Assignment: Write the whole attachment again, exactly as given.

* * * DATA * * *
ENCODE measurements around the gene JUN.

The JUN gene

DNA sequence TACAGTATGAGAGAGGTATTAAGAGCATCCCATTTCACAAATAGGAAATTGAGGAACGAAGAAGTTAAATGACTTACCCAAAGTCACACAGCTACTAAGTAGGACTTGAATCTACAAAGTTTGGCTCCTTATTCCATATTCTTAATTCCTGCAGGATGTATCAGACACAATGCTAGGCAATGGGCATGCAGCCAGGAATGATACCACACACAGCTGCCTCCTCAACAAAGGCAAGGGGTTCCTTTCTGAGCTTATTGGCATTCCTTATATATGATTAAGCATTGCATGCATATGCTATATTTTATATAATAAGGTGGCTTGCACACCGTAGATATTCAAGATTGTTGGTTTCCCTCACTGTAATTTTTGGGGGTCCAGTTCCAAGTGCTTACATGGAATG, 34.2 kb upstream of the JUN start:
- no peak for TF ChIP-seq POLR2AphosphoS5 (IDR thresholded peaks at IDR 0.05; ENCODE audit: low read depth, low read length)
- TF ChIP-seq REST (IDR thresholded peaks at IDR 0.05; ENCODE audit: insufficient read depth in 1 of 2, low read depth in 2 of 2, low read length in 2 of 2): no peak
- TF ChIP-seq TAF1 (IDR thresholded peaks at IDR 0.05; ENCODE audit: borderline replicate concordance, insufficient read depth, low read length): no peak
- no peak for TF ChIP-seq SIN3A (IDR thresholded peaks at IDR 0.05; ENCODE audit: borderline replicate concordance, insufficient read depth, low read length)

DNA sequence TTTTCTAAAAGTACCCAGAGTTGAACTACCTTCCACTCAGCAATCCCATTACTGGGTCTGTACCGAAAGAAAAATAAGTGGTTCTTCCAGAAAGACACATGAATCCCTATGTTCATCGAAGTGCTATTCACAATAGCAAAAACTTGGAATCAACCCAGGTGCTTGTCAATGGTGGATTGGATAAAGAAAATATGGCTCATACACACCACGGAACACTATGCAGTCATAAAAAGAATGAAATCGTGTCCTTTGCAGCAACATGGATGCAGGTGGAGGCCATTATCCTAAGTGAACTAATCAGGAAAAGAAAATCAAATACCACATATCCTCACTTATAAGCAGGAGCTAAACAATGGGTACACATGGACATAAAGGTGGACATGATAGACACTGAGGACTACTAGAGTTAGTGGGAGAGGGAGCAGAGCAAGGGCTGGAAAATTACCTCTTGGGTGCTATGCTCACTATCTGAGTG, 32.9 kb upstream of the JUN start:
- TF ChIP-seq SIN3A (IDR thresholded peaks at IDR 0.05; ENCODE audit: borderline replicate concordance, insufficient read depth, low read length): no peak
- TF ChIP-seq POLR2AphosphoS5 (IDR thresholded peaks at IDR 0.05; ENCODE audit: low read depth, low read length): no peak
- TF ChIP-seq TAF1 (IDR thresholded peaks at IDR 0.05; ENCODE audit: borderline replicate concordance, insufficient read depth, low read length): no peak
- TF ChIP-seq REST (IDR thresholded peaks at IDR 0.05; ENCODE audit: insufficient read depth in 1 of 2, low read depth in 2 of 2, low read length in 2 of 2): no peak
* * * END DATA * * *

ENCODE measurements around the gene JUN.

The JUN gene

DNA sequence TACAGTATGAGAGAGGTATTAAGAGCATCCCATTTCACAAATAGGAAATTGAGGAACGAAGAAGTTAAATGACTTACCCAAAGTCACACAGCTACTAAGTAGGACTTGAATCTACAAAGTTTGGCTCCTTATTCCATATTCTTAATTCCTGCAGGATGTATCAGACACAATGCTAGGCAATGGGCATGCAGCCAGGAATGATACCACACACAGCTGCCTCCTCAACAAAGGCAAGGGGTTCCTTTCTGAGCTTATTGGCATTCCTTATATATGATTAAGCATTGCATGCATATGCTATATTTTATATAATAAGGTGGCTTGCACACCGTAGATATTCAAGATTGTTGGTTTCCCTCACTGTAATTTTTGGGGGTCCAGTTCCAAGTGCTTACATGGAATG, 34.2 kb upstream of the JUN start:
- no peak for TF ChIP-seq POLR2AphosphoS5 (IDR thresholded peaks at IDR 0.05; ENCODE audit: low read depth, low read length)
- TF ChIP-seq REST (IDR thresholded peaks at IDR 0.05; ENCODE audit: insufficient read depth in 1 of 2, low read depth in 2 of 2, low read length in 2 of 2): no peak
- TF ChIP-seq TAF1 (IDR thresholded peaks at IDR 0.05; ENCODE audit: borderline replicate concordance, insufficient read depth, low read length): no peak
- no peak for TF ChIP-seq SIN3A (IDR thresholded peaks at IDR 0.05; ENCODE audit: borderline replicate concordance, insufficient read depth, low read length)

DNA sequence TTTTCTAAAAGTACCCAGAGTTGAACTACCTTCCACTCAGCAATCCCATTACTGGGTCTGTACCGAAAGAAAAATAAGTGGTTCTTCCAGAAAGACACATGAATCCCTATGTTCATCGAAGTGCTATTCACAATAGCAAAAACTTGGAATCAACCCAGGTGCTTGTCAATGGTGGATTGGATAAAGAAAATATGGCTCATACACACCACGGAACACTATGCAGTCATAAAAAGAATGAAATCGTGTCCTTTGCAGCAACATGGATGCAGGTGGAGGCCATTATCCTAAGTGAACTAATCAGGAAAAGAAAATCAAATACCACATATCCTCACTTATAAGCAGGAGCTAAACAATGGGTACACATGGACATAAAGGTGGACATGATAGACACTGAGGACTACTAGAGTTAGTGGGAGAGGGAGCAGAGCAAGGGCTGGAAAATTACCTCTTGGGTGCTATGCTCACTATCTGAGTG, 32.9 kb upstream of the JUN start:
- TF ChIP-seq SIN3A (IDR thresholded peaks at IDR 0.05; ENCODE audit: borderline replicate concordance, insufficient read depth, low read length): no peak
- TF ChIP-seq POLR2AphosphoS5 (IDR thresholded peaks at IDR 0.05; ENCODE audit: low read depth, low read length): no peak
- TF ChIP-seq TAF1 (IDR thresholded peaks at IDR 0.05; ENCODE audit: borderline replicate concordance, insufficient read depth, low read length): no peak
- TF ChIP-seq REST (IDR thresholded peaks at IDR 0.05; ENCODE audit: insufficient read depth in 1 of 2, low read depth in 2 of 2, low read length in 2 of 2): no peak